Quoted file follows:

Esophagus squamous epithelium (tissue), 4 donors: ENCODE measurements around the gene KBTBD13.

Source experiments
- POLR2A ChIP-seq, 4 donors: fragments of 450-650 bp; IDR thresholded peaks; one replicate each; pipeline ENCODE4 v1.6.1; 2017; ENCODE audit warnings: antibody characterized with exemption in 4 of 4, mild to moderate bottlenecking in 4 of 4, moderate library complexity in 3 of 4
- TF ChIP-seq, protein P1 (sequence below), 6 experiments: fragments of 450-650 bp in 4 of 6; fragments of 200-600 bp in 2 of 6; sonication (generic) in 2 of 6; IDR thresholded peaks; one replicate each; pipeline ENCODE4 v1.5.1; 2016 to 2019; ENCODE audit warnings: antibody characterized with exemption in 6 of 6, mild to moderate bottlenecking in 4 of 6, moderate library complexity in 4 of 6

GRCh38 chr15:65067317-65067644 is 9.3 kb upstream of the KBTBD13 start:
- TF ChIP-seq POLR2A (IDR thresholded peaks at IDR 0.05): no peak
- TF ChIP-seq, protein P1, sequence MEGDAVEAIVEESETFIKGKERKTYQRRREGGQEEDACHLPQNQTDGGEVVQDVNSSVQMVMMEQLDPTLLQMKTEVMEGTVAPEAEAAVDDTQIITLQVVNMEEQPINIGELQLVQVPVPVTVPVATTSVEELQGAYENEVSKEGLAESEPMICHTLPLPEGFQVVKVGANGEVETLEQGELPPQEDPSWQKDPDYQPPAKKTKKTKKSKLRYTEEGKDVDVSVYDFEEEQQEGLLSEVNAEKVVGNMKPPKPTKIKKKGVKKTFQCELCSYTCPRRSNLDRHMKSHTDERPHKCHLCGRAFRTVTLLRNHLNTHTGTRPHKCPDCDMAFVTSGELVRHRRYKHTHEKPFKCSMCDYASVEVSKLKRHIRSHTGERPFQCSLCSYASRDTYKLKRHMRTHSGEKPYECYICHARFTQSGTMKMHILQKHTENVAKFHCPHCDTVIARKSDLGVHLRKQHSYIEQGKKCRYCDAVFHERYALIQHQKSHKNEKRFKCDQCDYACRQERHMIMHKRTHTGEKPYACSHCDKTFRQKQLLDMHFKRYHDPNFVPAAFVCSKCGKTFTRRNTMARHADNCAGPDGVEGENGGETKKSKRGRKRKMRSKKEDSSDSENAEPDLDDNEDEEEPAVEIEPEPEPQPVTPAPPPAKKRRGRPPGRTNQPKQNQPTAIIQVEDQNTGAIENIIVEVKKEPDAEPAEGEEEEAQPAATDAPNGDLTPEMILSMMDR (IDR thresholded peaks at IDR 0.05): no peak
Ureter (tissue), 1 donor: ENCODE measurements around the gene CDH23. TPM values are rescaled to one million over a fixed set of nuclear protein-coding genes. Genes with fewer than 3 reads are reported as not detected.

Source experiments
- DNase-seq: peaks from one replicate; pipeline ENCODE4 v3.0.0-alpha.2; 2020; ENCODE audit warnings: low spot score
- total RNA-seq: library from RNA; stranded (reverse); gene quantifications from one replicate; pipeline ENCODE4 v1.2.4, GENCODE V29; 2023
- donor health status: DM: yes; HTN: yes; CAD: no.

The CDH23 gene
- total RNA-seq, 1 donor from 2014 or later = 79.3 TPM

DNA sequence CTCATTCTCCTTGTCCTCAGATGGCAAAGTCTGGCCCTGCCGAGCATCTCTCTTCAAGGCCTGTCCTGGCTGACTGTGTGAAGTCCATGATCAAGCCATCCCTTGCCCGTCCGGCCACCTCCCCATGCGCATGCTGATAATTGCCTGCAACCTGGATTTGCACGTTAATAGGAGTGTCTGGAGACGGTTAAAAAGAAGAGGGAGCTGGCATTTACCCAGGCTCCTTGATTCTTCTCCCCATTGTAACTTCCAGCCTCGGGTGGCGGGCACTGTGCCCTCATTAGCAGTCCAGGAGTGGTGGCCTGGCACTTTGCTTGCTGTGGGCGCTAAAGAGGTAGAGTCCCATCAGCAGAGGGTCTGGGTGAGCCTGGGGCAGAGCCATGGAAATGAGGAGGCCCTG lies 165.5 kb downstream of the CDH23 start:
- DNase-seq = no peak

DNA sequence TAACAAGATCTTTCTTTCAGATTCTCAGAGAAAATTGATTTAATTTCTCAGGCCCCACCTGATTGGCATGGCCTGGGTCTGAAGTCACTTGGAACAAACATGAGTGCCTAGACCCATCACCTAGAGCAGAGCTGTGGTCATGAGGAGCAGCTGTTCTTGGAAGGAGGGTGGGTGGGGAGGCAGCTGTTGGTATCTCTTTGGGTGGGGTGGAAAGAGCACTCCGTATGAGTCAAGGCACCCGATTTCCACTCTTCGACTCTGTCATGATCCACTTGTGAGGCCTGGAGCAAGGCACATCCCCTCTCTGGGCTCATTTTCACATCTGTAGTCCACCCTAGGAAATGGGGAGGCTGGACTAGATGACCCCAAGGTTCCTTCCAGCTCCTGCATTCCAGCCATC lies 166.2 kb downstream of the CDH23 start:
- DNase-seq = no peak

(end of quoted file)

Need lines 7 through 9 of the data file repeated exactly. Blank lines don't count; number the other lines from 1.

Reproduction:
- TF ChIP-seq, protein P1, sequence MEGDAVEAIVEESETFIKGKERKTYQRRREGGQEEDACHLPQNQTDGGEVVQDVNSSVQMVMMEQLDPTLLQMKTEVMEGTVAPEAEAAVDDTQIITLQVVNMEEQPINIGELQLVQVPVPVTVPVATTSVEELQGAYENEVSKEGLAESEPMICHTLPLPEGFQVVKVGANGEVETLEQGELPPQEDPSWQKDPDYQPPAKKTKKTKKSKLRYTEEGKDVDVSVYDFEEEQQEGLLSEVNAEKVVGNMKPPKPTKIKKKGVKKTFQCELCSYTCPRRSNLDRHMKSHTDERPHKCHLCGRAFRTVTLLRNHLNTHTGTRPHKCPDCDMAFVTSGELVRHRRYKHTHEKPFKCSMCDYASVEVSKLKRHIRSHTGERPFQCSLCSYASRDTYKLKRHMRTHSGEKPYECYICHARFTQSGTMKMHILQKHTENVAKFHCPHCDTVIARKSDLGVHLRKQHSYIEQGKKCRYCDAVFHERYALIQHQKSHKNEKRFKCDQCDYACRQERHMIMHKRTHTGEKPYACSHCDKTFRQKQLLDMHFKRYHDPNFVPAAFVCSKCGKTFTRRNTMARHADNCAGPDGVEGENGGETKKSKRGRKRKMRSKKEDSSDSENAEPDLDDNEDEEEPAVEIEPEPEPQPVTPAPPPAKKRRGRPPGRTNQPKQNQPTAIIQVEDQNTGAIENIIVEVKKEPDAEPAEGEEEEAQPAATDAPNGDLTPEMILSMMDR (IDR thresholded peaks at IDR 0.05): no peak
Ureter (tissue), 1 donor: ENCODE measurements around the gene CDH23. TPM values are rescaled to one million over a fixed set of nuclear protein-coding genes. Genes with fewer than 3 reads are reported as not detected.

Source experiments